Little boys, she said, pinching and bruising his arm with her tugging, meaty hand, don’t hit little girls, and big, strong men, she said with even more passion and cruelty, don’t hit women. You want to become a man, don’t you, William?
But over the years, he had thought about it. Not out on the street or thanks to anger or anything brutish and stupid like that, but in bed, in the bedroom. In the bedroom, he wanted to approach, if for no other reason than variety, that type of masculinity.
Now, Megan said.
One mood-killing word of hesitation and the moment would pass.
Do it now, she said.
Would it be a loss? Irretrievable?
He had sodomized them and let them ram their dildos into him. He had spanked them all and played with hot wax and heated knives and had urinated on their faces, though he would never do that again, not with someone he loved. He had pushed and learned, but this wasn’t that, not exactly. Or was it? Violence is tricky, too, much trickier than anyone would have you believe.
Now, she said.
It’s so hard to know where the lines are.
Do it now.
What man hasn’t, at some point in their lives, thought of doing it?
His hands were by his thighs, palms down on the mattress; he looked at the right one and then snapped it across her cheek. He hadn’t used his full force – not even a quarter of what he had done to the flesh of her behind – but the noise was crisp and her head whipped to the side and he was ready to apologise, to say, never again, but her face turned back and the grin on that face changed things even more.
You lied, he said.
Again, she said.
He would have liked to have been disgusted with himself or with her, to feel shame, but he didn’t.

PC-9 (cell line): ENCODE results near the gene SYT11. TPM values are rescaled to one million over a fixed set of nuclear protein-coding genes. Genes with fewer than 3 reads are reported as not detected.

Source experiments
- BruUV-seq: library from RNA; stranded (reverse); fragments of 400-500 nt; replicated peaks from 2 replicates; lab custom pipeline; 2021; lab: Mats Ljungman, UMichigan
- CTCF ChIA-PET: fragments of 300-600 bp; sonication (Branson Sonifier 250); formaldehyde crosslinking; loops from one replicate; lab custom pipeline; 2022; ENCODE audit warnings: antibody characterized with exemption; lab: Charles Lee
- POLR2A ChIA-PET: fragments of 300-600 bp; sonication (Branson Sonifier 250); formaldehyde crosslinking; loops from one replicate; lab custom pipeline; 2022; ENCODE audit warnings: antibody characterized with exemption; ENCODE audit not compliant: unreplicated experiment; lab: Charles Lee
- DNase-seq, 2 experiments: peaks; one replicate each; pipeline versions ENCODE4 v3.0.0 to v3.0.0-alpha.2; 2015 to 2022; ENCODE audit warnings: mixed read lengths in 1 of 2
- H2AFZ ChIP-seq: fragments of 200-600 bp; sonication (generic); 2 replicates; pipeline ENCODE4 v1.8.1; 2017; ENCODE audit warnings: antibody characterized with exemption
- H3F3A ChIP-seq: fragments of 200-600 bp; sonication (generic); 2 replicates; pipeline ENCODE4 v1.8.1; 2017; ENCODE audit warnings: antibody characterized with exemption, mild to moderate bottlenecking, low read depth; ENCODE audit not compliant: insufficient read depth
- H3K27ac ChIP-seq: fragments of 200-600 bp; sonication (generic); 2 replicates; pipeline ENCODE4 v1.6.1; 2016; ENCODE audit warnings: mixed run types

Earlier, he said.
Again, she said.
You’ve done it, he said.
Do it, she said.
Sex is the trickiest.
He hit her again, and once more, and then he was on top of her and inside her and soon he was finished, exploded, and she looked even more satisfied, but her face was a mess, puffy and red and not beautiful.
Don’t worry, she said, I’m a genius with makeup.
He wasn’t worried. What he had done was neither fortunate, nor unfortunate: it was knowledge. This was just one of those moments in life, neither right nor wrong, where he had crossed an unsolid line. One day he would regret the crossing, and it would become wrong, as things do, but not for a while. By then the line would be well constructed, another solid piece of self-knowledge, personally impassable, and Megan would be long gone and he would be left to wonder, rarely – so very rarely – if he had become a man, the kind his aunt had once mentioned.
Kevin Tosca’s stories have appeared in Bateau, The Frogmore Papers, decomP, Paper Darts, Flash: The International Short-Short Story Magazine, and elsewhere. Poetry in Motion, a fiction chapbook, is forthcoming from Červená Barva Press. The same press will publish Ploieşti, a story collection set in Romania, in 2019. After a decade in Europe, he now lives in Canada. Find him at kevintosca.com.